PORTLAND — Maine regulators today put three utilities on the path to distribute electricity harnessed from tides at the nation’s eastern tip, a key milestone in a bid to turn the natural rise and fall of ocean levels into power.
The Maine Public Utilities Commission set terms for a contract that would be in place for 20 years. The regulators also directed the three utilities to negotiate with Ocean Renewable Power Co. to put electricity onto the grid this summer, the first long-term power purchase agreements for tidal energy in the United States.
“It’s a landmark in the commercialization of tidal energy in the U.S.,” Chris Sauer, president and CEO of the Portland-based company, told The Associated Press.
Ocean Renewable intends to install its first underwater turbine unit this summer on Cobscook Bay under a demonstration project.
Power production will begin modestly, with the first unit producing enough electricity for 20 to 25 homes; the pilot program calls for additional units at sites off both Lubec and Eastport to bring production to 4 megawatts, enough to power up more than 1,000 homes by 2016.
All told, the company sees up to 50 megawatts of tidal power potential off Lubec and Eastport, home to one of the world’s best tidal sites, where the tide rises and falls 20 feet twice a day.
The Maine Public Utilities Commission established what’s called a contract term sheet for the project. It sets the rate to be paid for the tide-generated electricity at 21.5 cents per kilowatt hour, a subsidized rate that’s far higher than the current standard offer of about 11 to 12 cents paid by most Maine residents.
Central Maine Power, Bangor Hydro Electric Co. and Maine Public Service Co. will negotiate a contract with Ocean Renewable under the framework established by regulators.
Richard Davies, Maine’s public advocate, said there were some mixed emotions over setting a rate that’s so much higher than the current cost of electricity.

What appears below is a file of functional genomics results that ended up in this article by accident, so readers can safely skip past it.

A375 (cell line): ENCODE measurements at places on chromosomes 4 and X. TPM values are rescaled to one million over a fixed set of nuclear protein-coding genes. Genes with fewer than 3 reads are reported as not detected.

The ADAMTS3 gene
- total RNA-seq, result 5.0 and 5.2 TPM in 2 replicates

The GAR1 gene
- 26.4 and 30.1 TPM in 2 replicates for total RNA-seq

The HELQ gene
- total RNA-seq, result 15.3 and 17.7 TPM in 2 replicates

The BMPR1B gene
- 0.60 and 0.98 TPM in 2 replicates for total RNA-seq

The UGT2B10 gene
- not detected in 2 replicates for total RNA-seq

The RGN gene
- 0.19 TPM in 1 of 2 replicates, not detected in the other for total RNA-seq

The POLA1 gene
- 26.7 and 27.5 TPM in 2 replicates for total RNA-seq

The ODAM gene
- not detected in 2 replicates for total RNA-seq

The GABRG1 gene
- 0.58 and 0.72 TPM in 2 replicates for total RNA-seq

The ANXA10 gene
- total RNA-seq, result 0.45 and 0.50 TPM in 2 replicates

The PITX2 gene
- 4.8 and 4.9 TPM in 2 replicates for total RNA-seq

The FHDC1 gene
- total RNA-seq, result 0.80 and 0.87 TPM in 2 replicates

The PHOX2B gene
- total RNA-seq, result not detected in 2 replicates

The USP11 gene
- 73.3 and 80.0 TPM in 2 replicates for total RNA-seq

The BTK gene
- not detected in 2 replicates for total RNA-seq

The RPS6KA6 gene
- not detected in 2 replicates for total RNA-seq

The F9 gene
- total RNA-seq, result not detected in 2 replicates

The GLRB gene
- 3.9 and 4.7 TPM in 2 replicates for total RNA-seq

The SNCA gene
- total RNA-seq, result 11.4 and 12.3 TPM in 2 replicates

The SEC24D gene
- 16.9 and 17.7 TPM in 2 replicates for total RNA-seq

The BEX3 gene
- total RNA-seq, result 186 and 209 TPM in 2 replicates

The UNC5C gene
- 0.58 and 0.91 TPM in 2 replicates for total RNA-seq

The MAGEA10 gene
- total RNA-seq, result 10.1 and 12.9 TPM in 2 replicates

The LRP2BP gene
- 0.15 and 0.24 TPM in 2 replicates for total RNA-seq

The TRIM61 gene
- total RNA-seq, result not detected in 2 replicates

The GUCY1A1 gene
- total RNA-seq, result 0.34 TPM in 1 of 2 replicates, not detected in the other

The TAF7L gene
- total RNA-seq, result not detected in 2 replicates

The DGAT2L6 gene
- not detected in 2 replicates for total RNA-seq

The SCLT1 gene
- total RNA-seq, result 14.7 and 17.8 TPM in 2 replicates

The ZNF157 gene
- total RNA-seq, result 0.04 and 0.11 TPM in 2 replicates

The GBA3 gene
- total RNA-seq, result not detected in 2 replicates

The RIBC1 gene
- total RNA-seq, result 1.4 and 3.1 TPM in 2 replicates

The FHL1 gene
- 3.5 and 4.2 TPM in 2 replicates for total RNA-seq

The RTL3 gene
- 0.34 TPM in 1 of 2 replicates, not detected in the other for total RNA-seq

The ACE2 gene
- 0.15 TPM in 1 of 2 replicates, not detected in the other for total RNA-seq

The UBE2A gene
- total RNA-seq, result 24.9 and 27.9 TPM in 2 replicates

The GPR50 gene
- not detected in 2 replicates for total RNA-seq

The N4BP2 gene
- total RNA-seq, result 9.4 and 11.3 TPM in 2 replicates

But Davies and his staff came down in support of the project because the cost of energy produced by fossil fuels will likely grow much faster than the cost of tidal energy over the course of the 20-year contract. In fact, he said, the energy could become competitive within five years.
The 21.5-cent rate, which grows 2 percent a year over the contract, makes the project feasible, Sauer said. It’ll be subsidized through a previously established state fund.
Ocean Renewable’s Maine Tidal Energy Project is one of two tidal programs to receive pilot project licenses earlier this year from the Federal Energy Regulatory Commission. The other company, Verdant Power, is working to advance its own tidal energy system in New York City’s East River.
Verdant’s design looks a lot like a wind turbine, only it’s underwater. Ocean Renewable uses rotating foils that lend the appearance of a manual reel mower for cutting grass.
Officials in Canada are watching the Maine project with interest. Ocean Renewable and Nova Scotia-based Fundy Tidal Inc. hope to install the same units in waters off Nova Scotia, where Bay of Fundy offers even greater tidal power potential, officials have said.
View Cobscook Bay project site in a larger map